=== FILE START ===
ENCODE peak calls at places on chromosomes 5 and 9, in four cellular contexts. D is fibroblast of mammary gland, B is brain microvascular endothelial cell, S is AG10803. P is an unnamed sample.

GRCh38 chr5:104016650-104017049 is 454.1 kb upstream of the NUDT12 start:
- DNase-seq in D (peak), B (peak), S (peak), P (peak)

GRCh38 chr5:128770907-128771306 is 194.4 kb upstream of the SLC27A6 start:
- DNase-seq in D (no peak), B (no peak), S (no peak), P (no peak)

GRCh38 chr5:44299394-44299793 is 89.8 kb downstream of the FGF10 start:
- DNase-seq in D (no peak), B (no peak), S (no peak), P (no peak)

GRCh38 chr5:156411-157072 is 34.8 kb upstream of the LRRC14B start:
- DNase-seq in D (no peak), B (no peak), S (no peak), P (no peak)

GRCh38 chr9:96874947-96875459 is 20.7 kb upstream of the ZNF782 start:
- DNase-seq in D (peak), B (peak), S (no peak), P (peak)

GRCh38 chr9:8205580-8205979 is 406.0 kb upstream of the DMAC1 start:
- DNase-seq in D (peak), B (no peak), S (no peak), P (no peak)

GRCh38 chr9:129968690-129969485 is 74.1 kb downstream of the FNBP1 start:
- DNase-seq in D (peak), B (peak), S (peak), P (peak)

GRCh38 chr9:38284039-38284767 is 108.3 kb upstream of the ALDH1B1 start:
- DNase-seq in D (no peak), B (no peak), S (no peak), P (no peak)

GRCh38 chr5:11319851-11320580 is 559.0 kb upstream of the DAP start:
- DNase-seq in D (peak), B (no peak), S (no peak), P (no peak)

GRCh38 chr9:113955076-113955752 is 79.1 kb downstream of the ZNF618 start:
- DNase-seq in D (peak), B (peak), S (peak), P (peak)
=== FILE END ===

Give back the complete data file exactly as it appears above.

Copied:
ENCODE peak calls at places on chromosomes 5 and 9, in four cellular contexts. D is fibroblast of mammary gland, B is brain microvascular endothelial cell, S is AG10803. P is an unnamed sample.

GRCh38 chr5:104016650-104017049 is 454.1 kb upstream of the NUDT12 start:
- DNase-seq in D (peak), B (peak), S (peak), P (peak)

GRCh38 chr5:128770907-128771306 is 194.4 kb upstream of the SLC27A6 start:
- DNase-seq in D (no peak), B (no peak), S (no peak), P (no peak)

GRCh38 chr5:44299394-44299793 is 89.8 kb downstream of the FGF10 start:
- DNase-seq in D (no peak), B (no peak), S (no peak), P (no peak)

GRCh38 chr5:156411-157072 is 34.8 kb upstream of the LRRC14B start:
- DNase-seq in D (no peak), B (no peak), S (no peak), P (no peak)

GRCh38 chr9:96874947-96875459 is 20.7 kb upstream of the ZNF782 start:
- DNase-seq in D (peak), B (peak), S (no peak), P (peak)

GRCh38 chr9:8205580-8205979 is 406.0 kb upstream of the DMAC1 start:
- DNase-seq in D (peak), B (no peak), S (no peak), P (no peak)

GRCh38 chr9:129968690-129969485 is 74.1 kb downstream of the FNBP1 start:
- DNase-seq in D (peak), B (peak), S (peak), P (peak)

GRCh38 chr9:38284039-38284767 is 108.3 kb upstream of the ALDH1B1 start:
- DNase-seq in D (no peak), B (no peak), S (no peak), P (no peak)

GRCh38 chr5:11319851-11320580 is 559.0 kb upstream of the DAP start:
- DNase-seq in D (peak), B (no peak), S (no peak), P (no peak)

GRCh38 chr9:113955076-113955752 is 79.1 kb downstream of the ZNF618 start:
- DNase-seq in D (peak), B (peak), S (peak), P (peak)